I’ve long been fascinated by Nietzsche, in the sense that I’ve always found him wildly wrong and wildly right, wildly reckless and wildly insightful. That being said, he’s enough of a nut that I’ve taken the time to read only one of his books (and I can’t recall which) and various excerpts from my Viking Portable Nietzsche. An extensive reading in Nietzsche is on my intellectual bucket list, but alas, that list is so long, it’s more of an intellectual idiot list. Most of my knowledge of Nietzsche comes through the lens of real scholars, mostly de Lubac and his (excellent) Drama of Atheist Humanism.
I’ve long felt a bit guilty that I’m drawn to Nietzsche’s ideas. It turns out I’m not alone. In this piece, Bradley Birzer also identifies Nietzsche as one of his “guilty pleasures.” He then, in the form of a primer, goes on to explain three of Nietzsche’s most important ideas:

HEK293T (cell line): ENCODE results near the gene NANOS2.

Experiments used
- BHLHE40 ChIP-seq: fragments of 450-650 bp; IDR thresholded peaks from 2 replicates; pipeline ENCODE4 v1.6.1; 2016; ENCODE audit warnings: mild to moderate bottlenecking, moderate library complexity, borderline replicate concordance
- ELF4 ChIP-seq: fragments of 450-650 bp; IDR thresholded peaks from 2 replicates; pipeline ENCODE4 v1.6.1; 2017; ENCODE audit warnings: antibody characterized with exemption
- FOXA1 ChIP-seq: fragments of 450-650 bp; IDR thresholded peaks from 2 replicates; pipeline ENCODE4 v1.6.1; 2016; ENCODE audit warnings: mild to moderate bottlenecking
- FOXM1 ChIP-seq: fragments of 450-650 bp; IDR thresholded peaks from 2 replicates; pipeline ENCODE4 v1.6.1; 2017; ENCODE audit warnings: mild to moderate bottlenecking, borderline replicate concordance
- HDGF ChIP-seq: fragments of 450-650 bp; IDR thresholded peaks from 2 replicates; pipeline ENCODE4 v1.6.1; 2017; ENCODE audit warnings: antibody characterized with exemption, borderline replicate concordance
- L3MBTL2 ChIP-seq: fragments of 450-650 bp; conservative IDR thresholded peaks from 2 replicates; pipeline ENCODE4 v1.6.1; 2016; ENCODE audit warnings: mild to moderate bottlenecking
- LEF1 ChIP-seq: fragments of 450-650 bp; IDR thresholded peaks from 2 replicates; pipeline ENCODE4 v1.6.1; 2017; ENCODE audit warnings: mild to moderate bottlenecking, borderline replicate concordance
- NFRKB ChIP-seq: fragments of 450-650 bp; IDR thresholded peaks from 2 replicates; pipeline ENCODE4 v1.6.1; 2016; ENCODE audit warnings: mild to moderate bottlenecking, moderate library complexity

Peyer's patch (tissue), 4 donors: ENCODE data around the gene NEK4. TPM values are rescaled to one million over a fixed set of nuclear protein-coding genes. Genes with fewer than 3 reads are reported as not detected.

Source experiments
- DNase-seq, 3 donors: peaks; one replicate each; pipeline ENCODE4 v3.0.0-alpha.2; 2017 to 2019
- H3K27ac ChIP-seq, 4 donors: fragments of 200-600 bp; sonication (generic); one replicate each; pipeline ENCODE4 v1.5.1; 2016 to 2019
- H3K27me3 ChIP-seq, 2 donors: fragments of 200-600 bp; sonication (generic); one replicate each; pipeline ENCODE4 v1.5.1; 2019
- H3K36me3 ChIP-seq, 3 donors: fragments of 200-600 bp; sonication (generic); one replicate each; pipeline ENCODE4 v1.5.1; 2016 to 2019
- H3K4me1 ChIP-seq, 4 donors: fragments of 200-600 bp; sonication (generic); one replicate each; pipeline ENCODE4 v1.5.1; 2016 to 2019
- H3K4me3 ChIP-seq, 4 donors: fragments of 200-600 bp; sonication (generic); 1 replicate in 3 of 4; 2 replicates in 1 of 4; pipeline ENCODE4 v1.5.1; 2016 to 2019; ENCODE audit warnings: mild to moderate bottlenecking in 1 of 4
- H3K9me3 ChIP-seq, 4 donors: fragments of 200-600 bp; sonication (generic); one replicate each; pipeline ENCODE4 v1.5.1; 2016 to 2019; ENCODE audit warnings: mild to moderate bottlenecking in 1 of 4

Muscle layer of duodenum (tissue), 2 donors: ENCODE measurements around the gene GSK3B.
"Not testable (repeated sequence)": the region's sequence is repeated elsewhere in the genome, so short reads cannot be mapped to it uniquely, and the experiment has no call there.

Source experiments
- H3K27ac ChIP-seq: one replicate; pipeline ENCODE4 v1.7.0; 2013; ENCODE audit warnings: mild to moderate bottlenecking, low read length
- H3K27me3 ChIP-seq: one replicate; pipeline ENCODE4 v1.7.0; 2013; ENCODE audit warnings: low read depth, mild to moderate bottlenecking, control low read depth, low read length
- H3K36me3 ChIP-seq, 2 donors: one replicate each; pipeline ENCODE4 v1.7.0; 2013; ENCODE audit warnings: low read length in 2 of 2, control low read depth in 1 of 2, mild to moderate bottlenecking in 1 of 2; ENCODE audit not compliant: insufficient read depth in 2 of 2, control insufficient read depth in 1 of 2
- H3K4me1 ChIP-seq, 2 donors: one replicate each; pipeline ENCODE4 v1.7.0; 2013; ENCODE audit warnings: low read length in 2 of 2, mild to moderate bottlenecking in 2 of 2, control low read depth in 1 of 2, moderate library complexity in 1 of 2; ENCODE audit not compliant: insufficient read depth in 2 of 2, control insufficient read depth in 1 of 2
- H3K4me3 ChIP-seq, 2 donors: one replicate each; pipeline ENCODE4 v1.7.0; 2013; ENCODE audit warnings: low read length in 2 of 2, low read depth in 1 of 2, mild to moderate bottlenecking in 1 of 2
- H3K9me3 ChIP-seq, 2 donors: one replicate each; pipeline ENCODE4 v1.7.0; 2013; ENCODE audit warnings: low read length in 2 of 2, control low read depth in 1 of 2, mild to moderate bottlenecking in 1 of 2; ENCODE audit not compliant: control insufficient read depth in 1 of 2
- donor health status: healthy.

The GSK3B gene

1. “All modern drama in western civilization stemmed from the conflict found in the mythology of Apollo (order) and Dionysius (chaos).”
2. “Nietzsche considered Catholicism to be the greatest enemy yet invented and imposed upon the nobility of man. Its most important representative, he feared, was Pascal. . . . Catholicism, he believed, represented the only true Christianity. Lutheranism and Protestantism were merely halfway houses between Catholicism and full-blown paganism.”
3. “Nietzsche himself believed that his ideas had taken him, mystically, into another universe or plane of existence, confirmed later, at least as he believed it, by a vision of Zarathustra, a pre-Christian Persian priest and prophet, within and next to him. Henri de Lubac has done the best job of exploring this side of Nietzsche in his Drama of Atheist Humanism. And though he despised Catholicism, Nietzsche even believed his collected writings … Read the rest